Murder convictions: a timely review of minimum mandatory sentences



The Advertiser today reported that South Australia’s Attorney General, John Rau, has determined to review the provision found at Section 32 of the Sentencing Act 1988, inserted in 2007 that provides:

5(ab)         if fixing a non-parole period in respect of a person sentenced to life imprisonment for an offence of murder, the mandatory minimum non-parole period prescribed in respect of the offence is 20 years.

The ‘minimum mandatory’ non parole period of 20 years is tempered, at present, by an allowance for a lesser period where “good reason” is shown; the approach has generally been that a ‘garden variety’ murder that does not invoke an especially unusual feature in mitigation will warrant the 20 year minimum. The approach of the Supreme Court in invoking ‘good reason’ in sentencing convicted persons for murder has been cautious and it is fair to say that good reasons to institute a lesser penalty have been rarely found.

While it is perhaps trite to say that the crime of murder will often and generally warrant a non-parole period in the vicinity of 20 years, it is equally correct to say that the penalty is tariff that would be unlikely to be departed from by the Supreme Court even absent the proscribed minimum mandatory where there is not something either relevant to the offending or the offender that allows some degree of sympathy or leniency. The difficulty with the current approach is the rigid statutory test to qualify for a reduction on the basis of ‘good reason’ which is found at Section 32A of the Sentencing Act:

        (a)         the offence was committed in circumstances in which the victim’s conduct or condition substantially mitigated the offender’s conduct;

            (b)         if the offender pleaded guilty to the charge of the offence—that fact and the circumstances surrounding the plea;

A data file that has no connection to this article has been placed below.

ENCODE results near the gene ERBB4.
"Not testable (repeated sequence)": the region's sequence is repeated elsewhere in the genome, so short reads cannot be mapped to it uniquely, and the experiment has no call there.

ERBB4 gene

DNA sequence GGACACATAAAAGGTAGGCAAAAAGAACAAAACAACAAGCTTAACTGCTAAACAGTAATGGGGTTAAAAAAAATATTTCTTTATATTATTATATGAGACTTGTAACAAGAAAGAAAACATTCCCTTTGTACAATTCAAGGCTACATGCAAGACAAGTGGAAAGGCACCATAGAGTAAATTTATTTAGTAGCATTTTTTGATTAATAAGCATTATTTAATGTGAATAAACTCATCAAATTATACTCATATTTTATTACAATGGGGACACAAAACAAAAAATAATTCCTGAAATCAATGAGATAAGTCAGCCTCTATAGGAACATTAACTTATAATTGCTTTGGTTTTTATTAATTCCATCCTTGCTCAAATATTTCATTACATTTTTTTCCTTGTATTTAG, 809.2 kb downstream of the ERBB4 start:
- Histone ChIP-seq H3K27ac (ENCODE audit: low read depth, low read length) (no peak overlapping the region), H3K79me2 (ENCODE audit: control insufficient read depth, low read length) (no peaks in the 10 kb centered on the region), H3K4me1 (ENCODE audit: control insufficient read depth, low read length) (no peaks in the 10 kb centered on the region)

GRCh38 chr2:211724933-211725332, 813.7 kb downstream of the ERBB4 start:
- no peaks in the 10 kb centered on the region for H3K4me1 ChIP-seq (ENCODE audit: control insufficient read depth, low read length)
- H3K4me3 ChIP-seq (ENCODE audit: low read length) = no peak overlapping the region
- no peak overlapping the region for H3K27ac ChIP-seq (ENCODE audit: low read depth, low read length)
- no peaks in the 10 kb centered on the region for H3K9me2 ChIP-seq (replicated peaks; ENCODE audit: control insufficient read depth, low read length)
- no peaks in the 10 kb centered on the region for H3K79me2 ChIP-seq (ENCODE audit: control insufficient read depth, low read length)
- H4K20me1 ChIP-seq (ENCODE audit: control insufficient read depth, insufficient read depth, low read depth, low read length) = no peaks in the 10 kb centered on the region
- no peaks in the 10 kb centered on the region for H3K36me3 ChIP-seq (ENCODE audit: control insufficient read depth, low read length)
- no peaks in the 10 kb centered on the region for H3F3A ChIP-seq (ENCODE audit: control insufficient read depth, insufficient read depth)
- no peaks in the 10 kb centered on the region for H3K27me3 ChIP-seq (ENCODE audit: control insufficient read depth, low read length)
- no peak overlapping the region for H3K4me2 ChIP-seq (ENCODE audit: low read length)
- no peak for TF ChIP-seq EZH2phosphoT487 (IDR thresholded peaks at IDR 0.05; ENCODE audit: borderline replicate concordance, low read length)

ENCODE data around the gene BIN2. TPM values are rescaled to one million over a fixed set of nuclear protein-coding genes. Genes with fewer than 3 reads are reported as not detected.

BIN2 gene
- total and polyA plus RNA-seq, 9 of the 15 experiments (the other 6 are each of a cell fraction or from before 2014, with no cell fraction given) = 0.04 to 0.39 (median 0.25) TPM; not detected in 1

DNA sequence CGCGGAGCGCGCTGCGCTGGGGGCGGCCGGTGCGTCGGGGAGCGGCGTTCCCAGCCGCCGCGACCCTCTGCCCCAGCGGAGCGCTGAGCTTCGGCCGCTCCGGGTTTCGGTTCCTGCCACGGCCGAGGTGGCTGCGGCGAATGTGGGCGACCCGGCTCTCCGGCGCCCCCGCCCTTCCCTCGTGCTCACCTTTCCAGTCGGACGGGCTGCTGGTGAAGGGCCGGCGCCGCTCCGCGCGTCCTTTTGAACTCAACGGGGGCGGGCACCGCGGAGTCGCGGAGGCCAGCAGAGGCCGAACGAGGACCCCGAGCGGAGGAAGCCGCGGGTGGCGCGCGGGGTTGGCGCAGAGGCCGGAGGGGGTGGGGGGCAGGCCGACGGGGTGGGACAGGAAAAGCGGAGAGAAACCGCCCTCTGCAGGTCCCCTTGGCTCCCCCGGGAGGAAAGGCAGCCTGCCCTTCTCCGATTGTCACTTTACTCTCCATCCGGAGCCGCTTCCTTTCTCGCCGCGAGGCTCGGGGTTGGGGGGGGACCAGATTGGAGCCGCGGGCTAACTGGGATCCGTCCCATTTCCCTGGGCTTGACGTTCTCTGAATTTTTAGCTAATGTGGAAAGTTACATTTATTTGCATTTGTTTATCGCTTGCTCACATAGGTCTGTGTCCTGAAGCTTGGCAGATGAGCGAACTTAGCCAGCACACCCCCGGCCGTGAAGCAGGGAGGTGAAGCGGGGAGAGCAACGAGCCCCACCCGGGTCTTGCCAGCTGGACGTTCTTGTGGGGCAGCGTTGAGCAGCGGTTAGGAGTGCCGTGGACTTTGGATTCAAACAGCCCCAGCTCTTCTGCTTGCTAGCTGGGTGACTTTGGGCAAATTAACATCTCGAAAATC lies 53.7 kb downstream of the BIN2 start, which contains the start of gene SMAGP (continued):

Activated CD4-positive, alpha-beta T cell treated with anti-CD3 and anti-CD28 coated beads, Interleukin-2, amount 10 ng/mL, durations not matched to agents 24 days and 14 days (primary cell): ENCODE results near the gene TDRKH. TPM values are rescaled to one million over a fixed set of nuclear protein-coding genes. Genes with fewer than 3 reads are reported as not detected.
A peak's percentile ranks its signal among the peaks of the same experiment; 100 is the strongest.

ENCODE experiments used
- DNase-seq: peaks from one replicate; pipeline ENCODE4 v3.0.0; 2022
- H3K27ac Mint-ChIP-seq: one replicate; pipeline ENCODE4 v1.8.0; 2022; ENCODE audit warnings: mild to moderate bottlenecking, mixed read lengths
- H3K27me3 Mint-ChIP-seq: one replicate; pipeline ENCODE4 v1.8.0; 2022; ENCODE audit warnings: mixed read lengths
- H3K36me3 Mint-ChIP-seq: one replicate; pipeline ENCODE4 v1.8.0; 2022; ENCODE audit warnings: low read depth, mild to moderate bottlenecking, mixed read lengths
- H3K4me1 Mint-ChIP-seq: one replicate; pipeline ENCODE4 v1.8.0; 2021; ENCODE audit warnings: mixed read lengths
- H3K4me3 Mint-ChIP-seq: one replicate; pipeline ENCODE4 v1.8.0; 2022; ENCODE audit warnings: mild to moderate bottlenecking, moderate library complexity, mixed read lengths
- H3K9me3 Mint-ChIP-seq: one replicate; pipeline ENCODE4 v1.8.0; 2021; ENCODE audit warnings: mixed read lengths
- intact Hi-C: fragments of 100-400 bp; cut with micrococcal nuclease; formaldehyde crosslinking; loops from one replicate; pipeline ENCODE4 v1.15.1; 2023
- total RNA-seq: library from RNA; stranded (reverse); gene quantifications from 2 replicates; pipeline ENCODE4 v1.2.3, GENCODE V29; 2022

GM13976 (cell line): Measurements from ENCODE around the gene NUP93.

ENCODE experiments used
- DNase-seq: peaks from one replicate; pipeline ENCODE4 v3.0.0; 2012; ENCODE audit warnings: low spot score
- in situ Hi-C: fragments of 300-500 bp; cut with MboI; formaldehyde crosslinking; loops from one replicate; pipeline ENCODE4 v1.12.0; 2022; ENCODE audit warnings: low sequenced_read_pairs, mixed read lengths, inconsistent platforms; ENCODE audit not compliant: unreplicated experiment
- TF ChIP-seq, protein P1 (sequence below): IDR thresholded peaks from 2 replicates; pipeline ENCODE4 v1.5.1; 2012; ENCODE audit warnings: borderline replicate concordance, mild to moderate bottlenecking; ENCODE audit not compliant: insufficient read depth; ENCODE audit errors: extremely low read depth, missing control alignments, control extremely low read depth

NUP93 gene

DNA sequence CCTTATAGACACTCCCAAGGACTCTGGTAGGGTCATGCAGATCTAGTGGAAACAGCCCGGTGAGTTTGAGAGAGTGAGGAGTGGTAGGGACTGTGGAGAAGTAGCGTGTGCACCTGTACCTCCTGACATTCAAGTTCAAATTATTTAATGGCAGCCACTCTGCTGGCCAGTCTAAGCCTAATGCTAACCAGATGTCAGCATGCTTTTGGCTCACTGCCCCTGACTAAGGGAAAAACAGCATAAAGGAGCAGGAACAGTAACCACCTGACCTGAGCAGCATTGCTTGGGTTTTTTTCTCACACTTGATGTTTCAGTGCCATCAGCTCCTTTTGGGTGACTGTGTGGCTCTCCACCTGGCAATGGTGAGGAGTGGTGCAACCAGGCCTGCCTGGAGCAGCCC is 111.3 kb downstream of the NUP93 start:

(c)         the degree to which the offender has cooperated in the investigation or prosecution of that or any other offence and the circumstances surrounding, and likely consequences of, any such co-operation.

The test does not allow for any consideration that is external to either the conduct of the victim or the conduct of the accused while within the criminal justice system. In short, the provision does not allow for the “shades of grey” that are present in so many instances before the Court. While there is often community support for the concept of minimum mandatory sentencing, this is perhaps more explicable by the apocryphal tales of ‘ivory tower judges’  handing out obscenely light sentences for heinous crimes than it is with reference to the true nature of the sentencing regime in South Australia.

Indeed in instances where there has been a sentence that is ‘manifestly inadequate’ having regard to the circumstances of the offending, a cure already exists in a Crown appeal against sentence; the instrument that is used so commonly where a Judge sitting on the District Court or a Magistrate errs in the exercise of their sentencing discretion. Given that the avenue of a Crown appeal remains open as a check and balance against any excessive leniency or sympathy shown to a convicted murderer, and given that the ‘sentencing ranges’ for murder remain rightly severe, there is little to be gained by maintaining the minimum non-parole period; it operates solely to remove judicial discretion when considering the circumstances of an offence and an offender.

Convicted criminals, particularly murderers, are not generally the subject of much sympathy from either the courts or the community in general. This is understandable. Allowing the sentencing Judge to take into account the full circumstances of a person who stands before them convicted of murder is not, necessarily, a matter of ‘letting them off easily’; rather it allows the forensic process of the court to do it’s work in the hands of both defence and prosecution counsel, and arrive at a sentence that, as always, satisfies the necessities of both general and personal deterrence while also making allowances for the offending to be contextualized by circumstances and proportionality.

Minimum mandatory sentencing, in almost all of it’s forms, has proved to be unsuccessful and reduced the sentencing process from an, admittedly imprecise, science to a rubber stamping exercise that fails to take advantage of the wealth of experience of judicial officers, counsel and expert witnesses in determining an approach to a sentence that allows for the imposition of a sentence that truly fits the crime.